The bottom line is this: no carrier is the cheapest carrier for every kind of package. The USPS does a great job and is the cheapest for package shipping to residences that weigh less than 2 pounds. My advice is to compare carriers and services.


Even Small Parcel Shippers Can Save 50% or More!

January 17, 2010

Wow! It sure does cost a lot to ship a small package. Even though I advise people on shipping packages, the truth is that I don’t personally ship that much, maybe a couple of packages a month. So, when I do ship something, like I did over the weekend, I experienced firsthand the surprise and frustration of small parcel shippers. Here is what I saw and learned when I shipped several items.

  • My first observation was that the retail cost to ship an envelope across the country (from New York City to Beverly Hills, CA) was exactly the same for FedEx Priority Overnight and UPS Next Day Air. I knew that the prices for ground shipments were the same but I did not realize that it was also true for express shipments.
  • Of course I was shocked that the price was $32.05! I can’t believe that anyone pays that much.
  • Of course, I was glad that I only paid $14.11 with the discounted rate that I was able to obtain because of my industry knowledge. I saved 56%!
  • I wondered how people that don’t know where to get a discount feel about paying so much to send an overnight letter. If you email me at mark.taylor@myshippingcoach.com, I will be happy to share with you how I received that rate.

My second package was 2.2 pounds that I was sending to my son in Texas.

  • I went to USPS.com to get the rates. I was surprised that this small package was going to cost me $9.95 to send Priority Mail.
  • I saw that I can save $.60 by shipping it online and get Delivery Confirmation for free, saving another $.70 for a total savings of 13%.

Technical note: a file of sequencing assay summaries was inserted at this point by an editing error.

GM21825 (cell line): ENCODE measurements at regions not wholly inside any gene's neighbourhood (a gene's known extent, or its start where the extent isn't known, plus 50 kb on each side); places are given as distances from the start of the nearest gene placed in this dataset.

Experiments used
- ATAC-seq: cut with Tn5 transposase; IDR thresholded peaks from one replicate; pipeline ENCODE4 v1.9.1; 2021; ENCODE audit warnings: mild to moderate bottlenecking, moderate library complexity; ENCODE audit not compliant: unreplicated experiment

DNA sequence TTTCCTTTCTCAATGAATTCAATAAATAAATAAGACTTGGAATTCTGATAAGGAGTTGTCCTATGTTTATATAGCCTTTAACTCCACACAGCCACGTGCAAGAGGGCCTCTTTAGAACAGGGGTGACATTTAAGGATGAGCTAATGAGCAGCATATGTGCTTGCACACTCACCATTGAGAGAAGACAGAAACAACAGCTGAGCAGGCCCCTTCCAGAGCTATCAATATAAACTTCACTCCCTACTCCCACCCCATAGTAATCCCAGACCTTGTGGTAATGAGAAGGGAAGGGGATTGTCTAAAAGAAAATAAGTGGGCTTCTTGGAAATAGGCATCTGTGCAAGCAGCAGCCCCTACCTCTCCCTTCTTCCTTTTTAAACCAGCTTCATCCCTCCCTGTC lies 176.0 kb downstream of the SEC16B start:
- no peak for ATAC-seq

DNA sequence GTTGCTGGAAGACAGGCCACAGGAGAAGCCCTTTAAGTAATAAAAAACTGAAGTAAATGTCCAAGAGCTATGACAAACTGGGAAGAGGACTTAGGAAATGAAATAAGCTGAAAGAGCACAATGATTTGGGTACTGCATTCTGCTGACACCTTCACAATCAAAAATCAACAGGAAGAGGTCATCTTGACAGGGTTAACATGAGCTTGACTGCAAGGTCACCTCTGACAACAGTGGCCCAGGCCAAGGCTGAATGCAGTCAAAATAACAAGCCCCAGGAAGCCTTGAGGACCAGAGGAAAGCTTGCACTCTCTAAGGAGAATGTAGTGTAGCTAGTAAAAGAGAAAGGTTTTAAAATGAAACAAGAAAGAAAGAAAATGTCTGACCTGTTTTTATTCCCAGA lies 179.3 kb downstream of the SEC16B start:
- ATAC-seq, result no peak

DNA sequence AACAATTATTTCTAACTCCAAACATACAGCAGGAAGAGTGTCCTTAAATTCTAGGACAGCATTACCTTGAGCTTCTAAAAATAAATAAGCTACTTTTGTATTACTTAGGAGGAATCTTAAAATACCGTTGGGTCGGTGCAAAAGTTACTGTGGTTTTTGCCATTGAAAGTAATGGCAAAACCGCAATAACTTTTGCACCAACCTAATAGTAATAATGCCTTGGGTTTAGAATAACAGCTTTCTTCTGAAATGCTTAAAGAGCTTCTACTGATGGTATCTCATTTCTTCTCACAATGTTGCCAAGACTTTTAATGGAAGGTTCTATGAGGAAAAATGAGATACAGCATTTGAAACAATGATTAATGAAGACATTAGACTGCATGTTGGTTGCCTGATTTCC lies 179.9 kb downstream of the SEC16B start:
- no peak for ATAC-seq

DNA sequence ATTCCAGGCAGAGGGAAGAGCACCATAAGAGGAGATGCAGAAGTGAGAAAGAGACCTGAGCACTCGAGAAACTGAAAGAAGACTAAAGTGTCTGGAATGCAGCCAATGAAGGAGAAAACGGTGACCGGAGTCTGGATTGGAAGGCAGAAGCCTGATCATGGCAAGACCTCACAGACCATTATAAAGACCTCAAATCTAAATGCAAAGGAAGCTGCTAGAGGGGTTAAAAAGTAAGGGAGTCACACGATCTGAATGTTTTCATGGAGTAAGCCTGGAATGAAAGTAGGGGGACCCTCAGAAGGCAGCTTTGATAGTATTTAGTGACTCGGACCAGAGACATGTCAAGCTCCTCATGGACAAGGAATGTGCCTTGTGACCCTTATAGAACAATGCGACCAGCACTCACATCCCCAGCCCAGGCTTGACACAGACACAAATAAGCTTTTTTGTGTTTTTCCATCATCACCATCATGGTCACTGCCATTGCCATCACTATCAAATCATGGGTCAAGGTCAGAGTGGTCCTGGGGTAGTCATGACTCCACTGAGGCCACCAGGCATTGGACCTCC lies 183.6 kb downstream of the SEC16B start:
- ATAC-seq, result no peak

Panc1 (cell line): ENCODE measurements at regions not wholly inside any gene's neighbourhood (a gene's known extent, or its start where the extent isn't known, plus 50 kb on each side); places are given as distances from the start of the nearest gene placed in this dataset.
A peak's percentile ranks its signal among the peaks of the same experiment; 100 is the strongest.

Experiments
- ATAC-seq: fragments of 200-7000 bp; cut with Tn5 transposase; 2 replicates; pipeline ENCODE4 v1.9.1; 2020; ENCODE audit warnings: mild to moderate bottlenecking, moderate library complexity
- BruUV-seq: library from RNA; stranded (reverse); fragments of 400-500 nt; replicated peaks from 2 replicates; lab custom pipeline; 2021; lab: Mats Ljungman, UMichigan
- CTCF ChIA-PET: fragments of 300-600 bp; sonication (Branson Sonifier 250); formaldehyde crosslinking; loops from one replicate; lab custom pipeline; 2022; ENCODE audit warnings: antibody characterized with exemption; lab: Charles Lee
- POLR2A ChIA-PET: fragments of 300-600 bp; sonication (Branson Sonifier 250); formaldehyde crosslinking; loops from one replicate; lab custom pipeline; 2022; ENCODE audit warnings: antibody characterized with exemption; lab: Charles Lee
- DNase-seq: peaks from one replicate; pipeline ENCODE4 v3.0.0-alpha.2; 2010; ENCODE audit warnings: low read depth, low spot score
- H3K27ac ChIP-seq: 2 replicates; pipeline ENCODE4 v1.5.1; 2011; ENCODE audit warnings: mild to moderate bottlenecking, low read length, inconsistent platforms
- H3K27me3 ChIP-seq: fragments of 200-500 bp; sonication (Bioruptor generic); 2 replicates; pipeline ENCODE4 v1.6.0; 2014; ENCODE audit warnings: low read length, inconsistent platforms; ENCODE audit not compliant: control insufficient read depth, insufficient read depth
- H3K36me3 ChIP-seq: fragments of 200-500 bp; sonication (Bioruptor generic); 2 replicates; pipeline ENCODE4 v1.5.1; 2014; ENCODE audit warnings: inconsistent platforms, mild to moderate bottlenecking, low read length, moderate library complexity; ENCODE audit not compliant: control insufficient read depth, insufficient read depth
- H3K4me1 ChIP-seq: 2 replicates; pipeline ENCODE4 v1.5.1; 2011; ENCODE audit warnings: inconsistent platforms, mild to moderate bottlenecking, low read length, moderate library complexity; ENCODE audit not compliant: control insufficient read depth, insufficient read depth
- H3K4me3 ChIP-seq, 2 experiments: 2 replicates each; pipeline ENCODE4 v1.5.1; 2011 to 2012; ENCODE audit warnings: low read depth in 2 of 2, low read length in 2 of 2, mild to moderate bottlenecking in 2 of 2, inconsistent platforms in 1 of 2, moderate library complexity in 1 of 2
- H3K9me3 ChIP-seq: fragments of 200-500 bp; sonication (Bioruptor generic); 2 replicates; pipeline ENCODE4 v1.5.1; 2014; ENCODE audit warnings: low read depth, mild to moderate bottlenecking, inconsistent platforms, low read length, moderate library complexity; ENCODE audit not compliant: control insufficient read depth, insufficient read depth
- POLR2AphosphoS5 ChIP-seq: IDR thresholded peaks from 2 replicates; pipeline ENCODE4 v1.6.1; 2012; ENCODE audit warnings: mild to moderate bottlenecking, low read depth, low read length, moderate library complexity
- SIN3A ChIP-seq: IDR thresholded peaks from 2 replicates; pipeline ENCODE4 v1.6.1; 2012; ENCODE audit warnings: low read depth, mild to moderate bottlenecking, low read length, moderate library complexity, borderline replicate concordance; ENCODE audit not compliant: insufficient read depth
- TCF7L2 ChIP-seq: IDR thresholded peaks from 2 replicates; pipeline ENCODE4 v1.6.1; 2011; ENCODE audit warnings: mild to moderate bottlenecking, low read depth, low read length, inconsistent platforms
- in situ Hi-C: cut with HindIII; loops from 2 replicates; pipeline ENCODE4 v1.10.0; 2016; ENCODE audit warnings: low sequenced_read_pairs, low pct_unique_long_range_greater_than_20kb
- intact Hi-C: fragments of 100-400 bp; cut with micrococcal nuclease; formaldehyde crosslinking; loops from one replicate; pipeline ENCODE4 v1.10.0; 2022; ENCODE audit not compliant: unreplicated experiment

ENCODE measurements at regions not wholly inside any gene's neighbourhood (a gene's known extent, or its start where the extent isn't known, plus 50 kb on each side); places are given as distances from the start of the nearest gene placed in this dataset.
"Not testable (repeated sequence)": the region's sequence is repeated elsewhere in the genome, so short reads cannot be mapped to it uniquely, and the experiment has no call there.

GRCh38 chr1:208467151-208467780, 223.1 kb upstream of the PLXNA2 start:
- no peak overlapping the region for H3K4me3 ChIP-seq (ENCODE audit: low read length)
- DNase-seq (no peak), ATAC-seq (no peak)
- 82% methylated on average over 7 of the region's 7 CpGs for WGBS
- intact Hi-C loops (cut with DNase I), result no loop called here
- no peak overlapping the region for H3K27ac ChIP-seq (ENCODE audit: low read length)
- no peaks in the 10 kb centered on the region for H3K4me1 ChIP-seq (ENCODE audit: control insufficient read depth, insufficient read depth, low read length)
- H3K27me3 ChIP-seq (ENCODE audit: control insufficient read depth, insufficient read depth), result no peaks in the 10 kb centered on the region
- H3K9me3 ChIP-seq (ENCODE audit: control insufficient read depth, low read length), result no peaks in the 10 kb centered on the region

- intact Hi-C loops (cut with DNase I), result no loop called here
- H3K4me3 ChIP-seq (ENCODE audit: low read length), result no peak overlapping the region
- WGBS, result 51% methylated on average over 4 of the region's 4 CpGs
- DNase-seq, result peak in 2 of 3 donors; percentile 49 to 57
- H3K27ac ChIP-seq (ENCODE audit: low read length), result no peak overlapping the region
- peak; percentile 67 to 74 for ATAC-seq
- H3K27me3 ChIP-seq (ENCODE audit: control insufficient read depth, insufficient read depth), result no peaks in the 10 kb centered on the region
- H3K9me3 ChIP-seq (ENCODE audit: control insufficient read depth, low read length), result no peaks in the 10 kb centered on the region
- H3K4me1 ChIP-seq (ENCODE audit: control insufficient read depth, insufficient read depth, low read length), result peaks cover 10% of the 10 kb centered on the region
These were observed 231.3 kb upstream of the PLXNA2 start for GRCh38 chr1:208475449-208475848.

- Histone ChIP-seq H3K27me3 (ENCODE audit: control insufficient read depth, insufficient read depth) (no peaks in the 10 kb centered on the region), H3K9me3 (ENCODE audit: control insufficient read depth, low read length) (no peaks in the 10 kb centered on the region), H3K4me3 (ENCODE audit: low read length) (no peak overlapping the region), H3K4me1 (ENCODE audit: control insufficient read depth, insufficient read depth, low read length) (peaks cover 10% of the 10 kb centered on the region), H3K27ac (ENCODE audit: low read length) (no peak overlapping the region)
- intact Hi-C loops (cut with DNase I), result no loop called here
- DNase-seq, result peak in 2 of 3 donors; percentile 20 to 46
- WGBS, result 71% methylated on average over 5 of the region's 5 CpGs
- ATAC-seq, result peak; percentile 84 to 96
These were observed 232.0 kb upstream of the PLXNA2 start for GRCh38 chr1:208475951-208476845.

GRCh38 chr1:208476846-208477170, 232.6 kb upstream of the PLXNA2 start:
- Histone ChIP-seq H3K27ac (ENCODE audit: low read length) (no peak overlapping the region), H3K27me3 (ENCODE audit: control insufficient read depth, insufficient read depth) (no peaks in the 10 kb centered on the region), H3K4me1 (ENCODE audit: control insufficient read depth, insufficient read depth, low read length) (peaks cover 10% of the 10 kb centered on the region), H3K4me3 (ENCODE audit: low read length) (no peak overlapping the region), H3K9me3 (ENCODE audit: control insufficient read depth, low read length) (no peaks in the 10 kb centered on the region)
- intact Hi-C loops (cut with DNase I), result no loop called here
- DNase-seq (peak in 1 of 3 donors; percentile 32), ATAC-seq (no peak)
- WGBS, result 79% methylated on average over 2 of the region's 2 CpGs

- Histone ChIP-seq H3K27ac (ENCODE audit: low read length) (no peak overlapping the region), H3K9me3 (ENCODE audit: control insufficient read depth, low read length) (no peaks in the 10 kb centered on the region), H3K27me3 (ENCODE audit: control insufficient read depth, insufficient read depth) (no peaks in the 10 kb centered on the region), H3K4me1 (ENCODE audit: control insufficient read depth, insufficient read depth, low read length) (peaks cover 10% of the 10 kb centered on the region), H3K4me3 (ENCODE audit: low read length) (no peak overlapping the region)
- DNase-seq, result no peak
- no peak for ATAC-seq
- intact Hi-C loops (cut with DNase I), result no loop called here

• I wished that it could fit into Priority Mail® Small Flat Rate Box for only $4.85 online.
  • While it could have fit into the Priority Mail® Medium Flat Rate Box, that would have cost $10.20 online or $.85 more.
  • I wondered if people sometimes made the mistake of thinking that the Flat Rate Boxes were always the cheapest way to ship something.
  • I then went to FedEx.com to compare prices. The retail rate for FedEx Home Delivery was $11.50.
  • But my discounted rate was only $8.57, 25% less than retail!
  • I thought about all the people I see standing in line at Kinko’s to ship a package and pay more; I wondered how they compete with bigger companies if they were businesspeople.

5 Ways to Offset the Largest UPS 2010 Rate Increase

November 28, 2009

The new rates for 2010 go into effect January 4, 2010. The largest increases come from surcharges and accessorials (a fancy word for add-on charges).

The single largest increase is for address correction charges. The charge for ground packages increases from $8.00 to $10.00, a 25% increase! Air goes from $10.00 to $11.00. You could pay $5 to ship the package and get charged $15 because of an incorrect address! Here are a few suggestions:

  1. Before you ship your package, validate your addresses. UPS provides a service, called “Detailed Address Validation” which is available if you are using www.ups.com or UPS CampusShip and shipping to a US address. This feature allows you to validate the street number range and the apartment number or suite number of your address. If it does not match, you will be offered some suggestions to choose from. It is not a 100% guarantee but it is a step in the right direction. This option is on the “create a shipment” page and requires the user to check the checkbox. You can also set a preference on the “shipping preferences” page so that it always performs the address validation. By the way, FedEx offers a similar tool.